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Association des Juifs Originaires d'Egypte
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LECTURE : SUZY VIDAL alias SULTANA LATIFA
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THE EBONY CHILD. (Roman)

 

« The Ebony Child », L’Enfant d’Ebène, le dernier roman de Sultana Latifa ou Suzy Vidal met le lecteur en apnée dès la première ligne. Une fois commencé, on ne peut plus abandonner le livre avant de l’avoir terminé.
Suzy Vidal brosse un tableau de la société bourgeoise juive du Caire du début du 19ème siècle avec un réel talent de conteur (ou conteuse, la parité doit-elle s’appliquer ?). Farha l’héroine devient immédiatement une amie, son père Schlomo Nakash nous est tout de suite sympathique.  Nous vibrons à l’unisson avec nos héros et nous nous surprenons à mépriser ceux qui leur font du mal. Et puis, bien entendu, survient ce lumineux bébé à la peau noire :  Salomon. Salomon l’enfant chéri de sa mère, doué d’un don merveilleux, celui de faire des miracles. Et ces miracles tout le monde y croit, y compris le lecteur du roman.

Lire ce roman, c’est partager le quotidien d’un monde disparu à jamais. Les joies, les peines, les croyances et les peurs de personnages attachants qui ressemblent à nos grands parents.
Les femmes traitées comme des mineures. Les hommes très à l’aise dans cette société patriarcale. Tous vivants dans la crainte du qu’en dira-t-on. Des familles nombreuses qui se transforment en tribu. Et tout ceci dans l’ambiance débonnaire et bon enfant qui règnait en Egypte.

Encore une fois, merci Suzy pour le dépaysement garanti…
Simone Diday (© S. Diday)

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SHORT, VERY SHORT STORIES. (Brèves - décembre 2008)
Children’s words: TAA TA, ÉMBOU, DAH, TÉTA, OKH, OPPA, DZIN, BOO ITA

 
I am not sure that the words mentioned here were used in every family. But certainly they were part of the vocabulary of our two families: that of my dad’s and that of my mother’s.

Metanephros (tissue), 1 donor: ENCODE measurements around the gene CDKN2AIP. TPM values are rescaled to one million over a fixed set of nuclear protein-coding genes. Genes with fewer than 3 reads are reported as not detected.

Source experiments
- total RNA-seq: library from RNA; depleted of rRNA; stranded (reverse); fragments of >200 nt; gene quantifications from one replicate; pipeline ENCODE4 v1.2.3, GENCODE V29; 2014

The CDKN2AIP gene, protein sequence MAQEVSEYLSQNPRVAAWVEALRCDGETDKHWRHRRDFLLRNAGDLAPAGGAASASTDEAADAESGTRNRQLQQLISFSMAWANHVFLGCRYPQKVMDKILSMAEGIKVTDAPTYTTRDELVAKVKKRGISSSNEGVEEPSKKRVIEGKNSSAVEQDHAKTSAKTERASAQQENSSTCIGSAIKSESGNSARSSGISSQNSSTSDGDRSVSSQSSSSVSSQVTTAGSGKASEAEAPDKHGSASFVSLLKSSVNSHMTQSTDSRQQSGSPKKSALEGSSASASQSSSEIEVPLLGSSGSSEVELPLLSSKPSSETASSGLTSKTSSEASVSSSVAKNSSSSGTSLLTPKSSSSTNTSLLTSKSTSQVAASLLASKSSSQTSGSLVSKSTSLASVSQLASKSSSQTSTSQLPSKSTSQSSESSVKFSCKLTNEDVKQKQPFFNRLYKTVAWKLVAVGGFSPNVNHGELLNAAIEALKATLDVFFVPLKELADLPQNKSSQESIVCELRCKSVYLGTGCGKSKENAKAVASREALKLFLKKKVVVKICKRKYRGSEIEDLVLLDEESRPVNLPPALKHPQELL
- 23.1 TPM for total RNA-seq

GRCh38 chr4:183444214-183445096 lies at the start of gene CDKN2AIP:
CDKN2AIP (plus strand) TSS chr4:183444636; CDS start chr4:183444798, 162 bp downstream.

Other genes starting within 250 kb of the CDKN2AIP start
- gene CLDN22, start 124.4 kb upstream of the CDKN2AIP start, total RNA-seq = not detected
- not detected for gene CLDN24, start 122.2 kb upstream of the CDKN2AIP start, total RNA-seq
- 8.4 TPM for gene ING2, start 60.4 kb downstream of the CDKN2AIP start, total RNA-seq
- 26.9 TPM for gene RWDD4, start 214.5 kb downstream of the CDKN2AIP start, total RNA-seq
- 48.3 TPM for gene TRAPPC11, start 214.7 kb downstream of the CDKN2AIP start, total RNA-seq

TAA-TA : That word was related to a child’s first steps. You would hold him by his hands above his head and say taa-ta. This meant that he should take a few steps.
The charming thing is that with every step you said taa-ta and the child was encouraged to walk.

ÉM-BOU : that was for water. When a child was thirsty he said ém-bou, which meant he wanted to drink or his mother presented a glass of water and asked ém-bou? If the child offered his mouth ready to receive the drink then it was a positive answer.

DAH :
was the pat to express that the child or person was sweet.
You patted the child’s shoulder and said dah. To tell the child that a person was nice, you patted that person’s shoulder or arm and said dah!

TETA :
was the word for breast and asking the child if he wanted téta meaning to drink milk from his mother’s breast? Remember that children were milked for a very long time. I was told that my mother milked me for almost two years!
Also young girls when growing up wanted a téta to be like their mother.

OKH :
was used to express a good smell such as perfume or eau de Cologne or a flower: rose or jasmine, smelling it then saying okh to the child to express something agreeable.

OPPA :
was used either by a parent or by the baby to say he wanted to be taken in the arms. The child would lift his arms and say oppa meaning ‘Take me in your arms’.
When the mother or father lifted the child they also said oppa usually followed by a smalla for the evil eye.

DZIN
: was the menace of a slap on the bottom.
If the child had been naughty he would be told tzin showing the menacing hand ready to give out its punishment. (It was usual then to give a spanking, une fessée).

BOO-ITA
: was a game between an adult and the child: you hid behind a newspaper and then took it away saying boo-ita. It made the child laugh with delight. It was also said of a very quick visit where no one had any time to say anything. It was a boo-ita visit !